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Acta Neurochir (Wien). 1995;134(3-4):184-9.

Endosaccular occlusion of basilar artery bifurcation aneurysms using electrically detachable coils.

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Department of Neurosurgery, University of Vienna Medical School, Austria.


Thirteen patients with basilar artery bifurcation aneurysms, treated by electrothrombosis using electrically detachable coils, are presented. Nine of them presented after hemorrhage, two with mass effect, and two were found coincidentally with other ruptured aneurysms. Selection for endovascular therapy was based on the following criteria: 1) poor clinical condition (Hunt and Hess III-V); 2) high surgical risk; 3) age and poor medical condition; 4) morphological features (small necked aneurysms). With endovascular Guglielmi detachable coils aneurysm occlusion ranging from 70-100% was achieved in all cases. All five small necked and two large broad necked aneurysms were totally occluded. Two large aneurysms had a 95% occlusion and two other large aneurysms were 90% occluded. In another patient with a large broad based aneurysm only an 80% occlusion was achieved, because of tortuosity of the vertebrobasilar system. Our last patient, who presented as grade V clinically, was partially treated with a 70% aneurysmal occlusion. The clinical results were excellent in 10 and good in 2. The only poor outcome was seen in the grade V patient. There was no morbidity or mortality related to therapy. The only complication was an asymptomatic dissecting aneurysm at the origin of the vertebral artery. Angiographic follow up time ranged from 6 to 20 months with a mean of 9 months. Four patients were treated too recently to have their angiographic follow up at 6 months. Two patients were lost to follow up. Clinical follow up ranged from 1 to 17 months with a mean of 8.9 months. The analysis of our cases clearly shows that aneurysms, which were densely packed with coils, especially if small necked, were less likely to be reperfused and showed a longlasting stable result. Large broad based aneurysms were more likely to be reopened by blood flow after the first procedure, especially if loosely filled with coils, and needed up to 3 interventions to achieve a satisfying result, whereas later in the series a high percentage rate of occlusion was seen after the first procedure. We consider now also a less than 100% occlusion acceptable, because most of the aneurysms will rupture at the dome, which was occluded in all our cases. We conclude, that this new endovascular method is a viable alternative in the treatment of posterior circulation aneurysms with a high surgical risk, in old patients and those in poor clinical and medical condition.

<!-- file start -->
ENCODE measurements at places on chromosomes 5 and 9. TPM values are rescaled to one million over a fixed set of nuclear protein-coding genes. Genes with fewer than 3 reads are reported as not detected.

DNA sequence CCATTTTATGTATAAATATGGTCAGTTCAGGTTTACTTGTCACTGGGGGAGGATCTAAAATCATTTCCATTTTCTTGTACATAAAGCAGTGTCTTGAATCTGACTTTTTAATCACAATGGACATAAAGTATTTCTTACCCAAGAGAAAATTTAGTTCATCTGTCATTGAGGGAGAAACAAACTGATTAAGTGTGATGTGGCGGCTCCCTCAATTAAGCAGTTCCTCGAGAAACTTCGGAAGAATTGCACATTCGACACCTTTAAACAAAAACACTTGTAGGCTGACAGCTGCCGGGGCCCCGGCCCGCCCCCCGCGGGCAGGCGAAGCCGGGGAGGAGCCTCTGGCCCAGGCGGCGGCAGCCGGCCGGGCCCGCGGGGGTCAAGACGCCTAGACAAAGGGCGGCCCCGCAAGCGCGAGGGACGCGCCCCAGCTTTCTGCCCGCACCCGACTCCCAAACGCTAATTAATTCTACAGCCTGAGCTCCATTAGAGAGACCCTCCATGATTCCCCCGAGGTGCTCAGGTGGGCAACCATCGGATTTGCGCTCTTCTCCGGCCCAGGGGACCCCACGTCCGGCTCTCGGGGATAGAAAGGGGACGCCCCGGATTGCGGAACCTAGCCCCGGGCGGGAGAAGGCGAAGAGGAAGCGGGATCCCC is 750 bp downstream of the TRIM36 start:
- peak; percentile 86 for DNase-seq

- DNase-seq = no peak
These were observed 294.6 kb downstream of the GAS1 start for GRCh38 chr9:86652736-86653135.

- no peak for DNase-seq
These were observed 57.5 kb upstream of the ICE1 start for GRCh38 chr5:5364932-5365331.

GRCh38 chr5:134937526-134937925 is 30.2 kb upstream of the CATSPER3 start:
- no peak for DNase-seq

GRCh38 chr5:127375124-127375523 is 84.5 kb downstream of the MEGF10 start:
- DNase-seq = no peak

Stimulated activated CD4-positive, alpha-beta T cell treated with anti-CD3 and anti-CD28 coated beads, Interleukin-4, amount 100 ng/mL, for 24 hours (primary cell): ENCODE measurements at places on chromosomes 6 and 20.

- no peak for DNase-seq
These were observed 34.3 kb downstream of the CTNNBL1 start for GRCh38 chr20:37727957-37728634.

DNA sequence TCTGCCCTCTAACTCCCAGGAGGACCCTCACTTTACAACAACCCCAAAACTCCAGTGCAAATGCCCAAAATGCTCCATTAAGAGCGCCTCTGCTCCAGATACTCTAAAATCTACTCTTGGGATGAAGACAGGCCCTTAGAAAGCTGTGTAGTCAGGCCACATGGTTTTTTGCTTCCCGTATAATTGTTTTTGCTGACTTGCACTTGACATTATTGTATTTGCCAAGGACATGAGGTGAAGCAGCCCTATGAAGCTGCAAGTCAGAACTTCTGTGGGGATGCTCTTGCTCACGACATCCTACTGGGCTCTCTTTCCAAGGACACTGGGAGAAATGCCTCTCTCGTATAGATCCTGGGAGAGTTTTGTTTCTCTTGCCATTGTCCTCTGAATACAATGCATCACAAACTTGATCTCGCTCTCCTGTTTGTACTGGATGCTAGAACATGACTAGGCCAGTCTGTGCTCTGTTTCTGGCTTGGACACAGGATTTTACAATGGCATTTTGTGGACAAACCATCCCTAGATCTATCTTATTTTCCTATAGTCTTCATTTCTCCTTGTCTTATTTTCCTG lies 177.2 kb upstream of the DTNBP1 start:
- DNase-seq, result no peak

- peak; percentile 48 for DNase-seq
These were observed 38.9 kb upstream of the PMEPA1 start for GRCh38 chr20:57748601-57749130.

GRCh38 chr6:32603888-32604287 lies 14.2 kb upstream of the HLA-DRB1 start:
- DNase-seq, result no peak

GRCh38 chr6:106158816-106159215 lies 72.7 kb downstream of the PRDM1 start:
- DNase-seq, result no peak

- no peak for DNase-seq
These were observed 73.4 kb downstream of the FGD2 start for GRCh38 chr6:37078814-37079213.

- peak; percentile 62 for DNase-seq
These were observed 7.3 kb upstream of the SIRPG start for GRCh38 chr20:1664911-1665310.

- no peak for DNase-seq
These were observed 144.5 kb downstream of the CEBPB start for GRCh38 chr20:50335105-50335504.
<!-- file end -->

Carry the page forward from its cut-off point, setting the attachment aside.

[Indexed for MEDLINE]

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